Article 50 does not stipulate what would happen if a member state decides it no longer wants to pursue the Article 50 process of withdrawal from the EU within the two year time frame. The fact that the Treaty remains silent on this matter could imply that a member state may be allowed some flexibility here. That Article 50 is silent on the matter of revocation does not mean that a change of direction would be illegal under EU law, as long as the European Union’s Court of Justice was convinced that the switch was constitutional. It may be possible for a member state to withdraw its invocation of Article 50, for example, if the withdrawal agreement was rejected either in a referendum or by an act of parliament.
Does the UK still need to comply with EU laws and regulations?
In a word, yes. On the morning of the 24 June, the President of the Council of the EU issued a statement saying “I would also like to reassure you that there will be no legal vacuum. Until the United Kingdom formally leaves the European Union, EU law will continue to apply to and within the UK. And by this I mean rights and obligations”. Therefore, until the UK formally withdraws from the EU, EU laws will continue to be applied in the UK. Once Article 50 has been invoked, the UK and EU have 2 years to negotiate an appropriate withdrawal agreement. During this period the UK will remain a full member of the EU.
Will I still be able to use my European Health Insurance Card (EHIC) to access healthcare in the EU?
Until the UK formally leaves the EU, EU law will continue to apply to and within the UK – both in terms of rights and obligations. So there is no immediate impact on UK citizens travelling and living abroad and using the EHIC or for European citizens living in the UK.
What will be the impact on EU grants for NHS organisations currently involved in EU funding bids?
On 28 June, the UK government published a statement clarifying that there would be no immediate impact on UK organisations applying for funding. On 4 July 2016, the European Commission also sent out a statement confirming that UK organisations can still participate and receive funding from Horizon 2020.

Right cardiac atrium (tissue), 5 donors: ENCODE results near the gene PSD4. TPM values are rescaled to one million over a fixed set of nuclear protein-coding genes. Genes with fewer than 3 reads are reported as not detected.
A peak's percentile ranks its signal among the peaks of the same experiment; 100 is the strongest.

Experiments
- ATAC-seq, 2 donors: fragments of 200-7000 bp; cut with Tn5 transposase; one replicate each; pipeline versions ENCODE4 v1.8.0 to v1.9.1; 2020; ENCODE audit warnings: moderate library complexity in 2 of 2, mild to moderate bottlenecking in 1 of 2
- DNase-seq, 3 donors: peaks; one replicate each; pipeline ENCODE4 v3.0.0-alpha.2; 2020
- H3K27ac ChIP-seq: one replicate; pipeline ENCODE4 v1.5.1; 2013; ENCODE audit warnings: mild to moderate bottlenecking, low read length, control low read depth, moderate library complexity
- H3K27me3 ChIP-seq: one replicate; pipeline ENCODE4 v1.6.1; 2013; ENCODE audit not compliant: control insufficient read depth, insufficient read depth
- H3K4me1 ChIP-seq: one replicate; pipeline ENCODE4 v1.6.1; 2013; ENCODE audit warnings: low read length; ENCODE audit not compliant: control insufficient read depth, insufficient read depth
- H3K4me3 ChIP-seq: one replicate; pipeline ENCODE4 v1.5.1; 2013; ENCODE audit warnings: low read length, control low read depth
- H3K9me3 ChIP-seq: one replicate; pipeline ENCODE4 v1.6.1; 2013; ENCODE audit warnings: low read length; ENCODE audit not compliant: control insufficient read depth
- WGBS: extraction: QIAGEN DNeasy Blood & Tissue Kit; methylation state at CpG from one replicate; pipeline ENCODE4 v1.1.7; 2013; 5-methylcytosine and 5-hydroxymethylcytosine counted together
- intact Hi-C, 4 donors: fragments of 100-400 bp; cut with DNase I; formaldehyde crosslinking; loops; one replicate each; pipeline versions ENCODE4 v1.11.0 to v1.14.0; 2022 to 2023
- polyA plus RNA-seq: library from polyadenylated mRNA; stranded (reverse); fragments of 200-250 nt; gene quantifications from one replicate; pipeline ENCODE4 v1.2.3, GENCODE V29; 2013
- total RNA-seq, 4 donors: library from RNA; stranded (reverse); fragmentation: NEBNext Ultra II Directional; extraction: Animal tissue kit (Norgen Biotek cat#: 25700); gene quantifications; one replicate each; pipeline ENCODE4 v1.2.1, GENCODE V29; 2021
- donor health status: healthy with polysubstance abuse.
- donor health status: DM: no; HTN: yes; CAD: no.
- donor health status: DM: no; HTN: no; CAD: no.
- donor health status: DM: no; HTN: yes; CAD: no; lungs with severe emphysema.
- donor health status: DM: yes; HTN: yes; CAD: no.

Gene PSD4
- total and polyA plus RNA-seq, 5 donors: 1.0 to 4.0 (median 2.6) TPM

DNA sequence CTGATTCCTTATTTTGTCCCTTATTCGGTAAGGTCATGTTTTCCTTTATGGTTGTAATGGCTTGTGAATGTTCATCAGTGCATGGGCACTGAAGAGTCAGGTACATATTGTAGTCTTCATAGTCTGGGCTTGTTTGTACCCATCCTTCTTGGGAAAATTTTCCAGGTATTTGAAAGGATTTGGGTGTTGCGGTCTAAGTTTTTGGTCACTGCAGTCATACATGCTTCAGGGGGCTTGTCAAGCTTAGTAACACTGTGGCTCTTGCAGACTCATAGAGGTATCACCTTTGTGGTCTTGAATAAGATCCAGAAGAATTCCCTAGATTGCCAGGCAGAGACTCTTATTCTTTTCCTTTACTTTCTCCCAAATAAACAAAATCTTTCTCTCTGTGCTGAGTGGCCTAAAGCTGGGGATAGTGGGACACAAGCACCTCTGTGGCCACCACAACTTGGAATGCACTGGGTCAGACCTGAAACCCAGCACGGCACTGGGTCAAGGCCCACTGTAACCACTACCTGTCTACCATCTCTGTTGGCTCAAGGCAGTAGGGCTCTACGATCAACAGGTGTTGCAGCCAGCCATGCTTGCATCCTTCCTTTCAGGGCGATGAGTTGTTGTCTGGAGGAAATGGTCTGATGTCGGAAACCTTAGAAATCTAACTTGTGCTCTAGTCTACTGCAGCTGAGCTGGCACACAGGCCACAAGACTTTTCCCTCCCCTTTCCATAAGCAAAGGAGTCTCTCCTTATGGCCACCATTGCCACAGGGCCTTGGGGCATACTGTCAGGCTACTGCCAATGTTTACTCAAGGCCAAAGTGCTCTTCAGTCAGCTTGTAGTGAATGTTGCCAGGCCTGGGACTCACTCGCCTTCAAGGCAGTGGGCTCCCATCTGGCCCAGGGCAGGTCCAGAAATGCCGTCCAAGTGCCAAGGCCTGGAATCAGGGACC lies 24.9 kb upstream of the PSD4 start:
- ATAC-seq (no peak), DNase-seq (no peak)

So the key message to UK organisations and to European partners and colleagues is that the UK is still a full member of the EU and that the result of the referendum has changed nothing legally in terms of our ability to access EU funds for the moment.
On 13 August, the Treasury announced guaranteed funding for certain EU funded projects, including Horizon 2020 and the EU Health Programme research projects that continue beyond the point where the UK leaves the EU.
In terms of charting the future collaboration between the UK and the EU on science and research, this will be part of the negotiations process on the UK’s withdrawal from the EU. Our office responded in writing to the House of Commons Science and Technology Committee on the opportunities and challenges of Brexit.
What will happen to the European Medicines Agency (EMA) which is based in London?
In February 2017, Secretary of State, Jeremy Hunt, made it clear to the Commons Health Select Committee that an important consequence of leaving the EU single market will be that the UK will no longer be part of the European Medicines Agency (EMA) system.
For two decades, the EMA has overseen medicines regulation across the EU and has granted pharmaceutical companies a single marketing authorisation that provides access across the whole of the EU market. Mr Hunt indicated that while leaving the centralised licensing system for medicines, the UK will seek strong partnership with the EMA, ideally through a form of regulatory equivalence, such as mutual recognition of licences. He was however very clear that this will depend on the outcome of the UK-EU negotiations.
More generally, the relocation of EU agencies out of the UK will be part of the withdrawal agreement to be negotiated in the two year time frame. The relocation of the EMA will therefore form part of that agreement.
Read the statement from the EMA which clarifies that there will be no immediate impact on its work following the UK’s vote to leave the EU.